A more accurate definition of a high risk device, which takes into account the likely risks if the device is defective.

An intermediate regulatory category more rigorous than 510(k), but short of a full PMA process, for moderate risk devices.

Better funding for FDA Center for Devices to enable timely, but thorough, evaluation of the risks and benefits of medical devices.

Conclusion

Ultimately, people must remember that all devices carry risk. However, Congress and FDA must balance patient access to new technology with premarket processes by creating the standard that there must be "reasonable assurance" of product safety before the product should be marketed.

For decades, the American medical products industry has been responsible for innovations that have saved lives, reduced suffering, and sometimes even lowered medical costs. Moreover, this industry creates high-quality jobs that contribute to the nation’s economic health. Accordingly, Congress and the FDA must establish a way to strengthen the medical device industry to ensure that our advances, breakthroughs, jobs, and income stay here.

This Week Congress and President - a Potential Collision Course for Government Shutdown

Collision Course R 
 
President Obama recently submitted his $3.7 trillion 2012 budget proposal, marking the start of the annual budget process. Then, the House of Representatives approved a stopgap 2011 continuing resolution with over $60 billion in discretionary spending cuts.  Amendments approved would defund the landmark health law and halt funding for Planned Parenthood, the family planning organization. Three other amendments would bar federal funding for the healthcare reform law:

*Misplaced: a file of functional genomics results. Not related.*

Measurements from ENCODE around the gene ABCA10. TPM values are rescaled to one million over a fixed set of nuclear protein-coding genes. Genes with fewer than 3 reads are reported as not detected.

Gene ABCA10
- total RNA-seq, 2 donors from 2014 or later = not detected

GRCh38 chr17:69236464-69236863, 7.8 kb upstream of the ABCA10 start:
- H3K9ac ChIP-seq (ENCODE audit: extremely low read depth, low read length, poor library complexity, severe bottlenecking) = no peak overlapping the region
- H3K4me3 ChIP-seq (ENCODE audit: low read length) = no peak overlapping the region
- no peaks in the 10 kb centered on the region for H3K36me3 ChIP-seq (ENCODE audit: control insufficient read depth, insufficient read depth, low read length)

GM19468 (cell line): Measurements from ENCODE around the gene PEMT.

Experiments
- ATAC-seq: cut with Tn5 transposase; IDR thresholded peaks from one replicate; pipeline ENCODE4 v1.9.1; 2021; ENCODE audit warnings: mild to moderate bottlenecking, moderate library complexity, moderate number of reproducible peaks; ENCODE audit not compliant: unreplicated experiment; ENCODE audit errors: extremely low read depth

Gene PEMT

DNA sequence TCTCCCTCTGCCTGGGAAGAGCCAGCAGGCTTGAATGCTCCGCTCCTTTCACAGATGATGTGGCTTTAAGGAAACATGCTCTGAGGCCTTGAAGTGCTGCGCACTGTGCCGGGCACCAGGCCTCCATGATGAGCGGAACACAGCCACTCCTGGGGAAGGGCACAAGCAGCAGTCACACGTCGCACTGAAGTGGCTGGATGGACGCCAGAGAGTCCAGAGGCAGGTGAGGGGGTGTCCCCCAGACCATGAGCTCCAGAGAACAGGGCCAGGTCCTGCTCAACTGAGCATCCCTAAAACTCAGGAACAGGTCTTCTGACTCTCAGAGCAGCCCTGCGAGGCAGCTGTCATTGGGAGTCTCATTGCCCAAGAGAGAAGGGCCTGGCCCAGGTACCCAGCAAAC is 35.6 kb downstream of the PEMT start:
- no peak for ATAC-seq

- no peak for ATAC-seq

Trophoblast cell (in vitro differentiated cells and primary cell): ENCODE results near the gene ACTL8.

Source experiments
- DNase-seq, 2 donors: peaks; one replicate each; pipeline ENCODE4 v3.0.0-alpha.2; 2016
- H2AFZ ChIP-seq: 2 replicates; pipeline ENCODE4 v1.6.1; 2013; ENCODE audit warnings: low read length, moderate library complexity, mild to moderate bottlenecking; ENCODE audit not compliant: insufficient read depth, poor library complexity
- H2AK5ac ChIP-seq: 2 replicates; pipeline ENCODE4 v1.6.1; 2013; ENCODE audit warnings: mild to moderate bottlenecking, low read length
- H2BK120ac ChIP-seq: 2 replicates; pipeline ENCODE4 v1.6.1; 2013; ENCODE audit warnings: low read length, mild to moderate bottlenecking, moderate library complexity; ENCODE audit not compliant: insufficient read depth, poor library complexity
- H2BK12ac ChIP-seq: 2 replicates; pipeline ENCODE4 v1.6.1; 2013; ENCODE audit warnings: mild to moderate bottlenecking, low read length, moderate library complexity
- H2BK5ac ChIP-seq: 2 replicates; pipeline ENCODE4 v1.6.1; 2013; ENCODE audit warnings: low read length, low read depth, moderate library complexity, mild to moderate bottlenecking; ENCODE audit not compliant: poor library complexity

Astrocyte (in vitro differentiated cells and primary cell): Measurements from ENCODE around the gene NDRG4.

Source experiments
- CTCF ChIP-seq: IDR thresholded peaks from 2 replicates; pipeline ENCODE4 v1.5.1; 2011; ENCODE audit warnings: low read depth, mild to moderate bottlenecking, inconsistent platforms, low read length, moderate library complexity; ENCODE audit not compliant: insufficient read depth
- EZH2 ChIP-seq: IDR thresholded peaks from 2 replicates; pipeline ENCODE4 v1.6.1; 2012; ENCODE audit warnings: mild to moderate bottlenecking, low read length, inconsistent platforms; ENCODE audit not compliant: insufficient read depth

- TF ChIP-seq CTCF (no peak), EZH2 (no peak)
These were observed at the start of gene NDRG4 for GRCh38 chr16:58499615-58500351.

• An amendment from Health Appropriations Subcommittee Chair Denny Rehberg (R-MT) to block 2011 HHS funds to implement the health reform law
  • Amendment from Rep. Steve King (R-IA) to block all funding for the law; and 
  • Amendment from Rep. Jo Ann Emerson (R-MO) to bar the IRS from using funds to enforce the law's individual mandate requirement.

President Obama has threatened to veto the GOP spending plan and Senate Democrats are working on their own short-term spending extension, which is expected to include a discretionary spending freeze.

House Speaker Boehner said in a speech this weekend "We have a moral responsibility to address the problems we face. That means working together to cut spending and rein in government -- not shutting it down….This is very simple: Americans want the government to stay open, and they want it to spend less money. We don't need to shut down the government to accomplish that."

 An alternative proposed by congressional negotiators this past weekend is to extend the budget by two more weeks which includes a $4 billion budget cut.

As a result, Congress may be on a course for a possible government shutdown when current stop-gap funding for 2011 expires on March 4, primarily because there is limited time to craft a compromise:  both chambers are were out this past week for the President’s Day recess, leaving one legislative week before the deadline.

1099 Provision

In addition, the House Ways and Means Committee, by party-line vote, recently passed a bill that would pay for repeal the 1099 reporting requirement contained in the Affordable Care Act, which would require small firms to report all payments to vendors in excess of $600. The bill to repeal this provision would increase the amount of subsidies recaptured for overpayment on new health exchanges opening in 2014.

The GOP said the pay-for is similar to the most recent one-year "doc fix" approved in December, but Democrats accused the Republicans of trying to increase taxes. 

Newsletter


Preview | Powered by FeedBlitz

Search


 
Sponsors
April 2017
Sun Mon Tue Wed Thu Fri Sat
1
2 3 4 5 6 7 8
9 10 11 12 13 14 15
16 17 18 19 20 21 22
23 24 25 26 27 28 29
30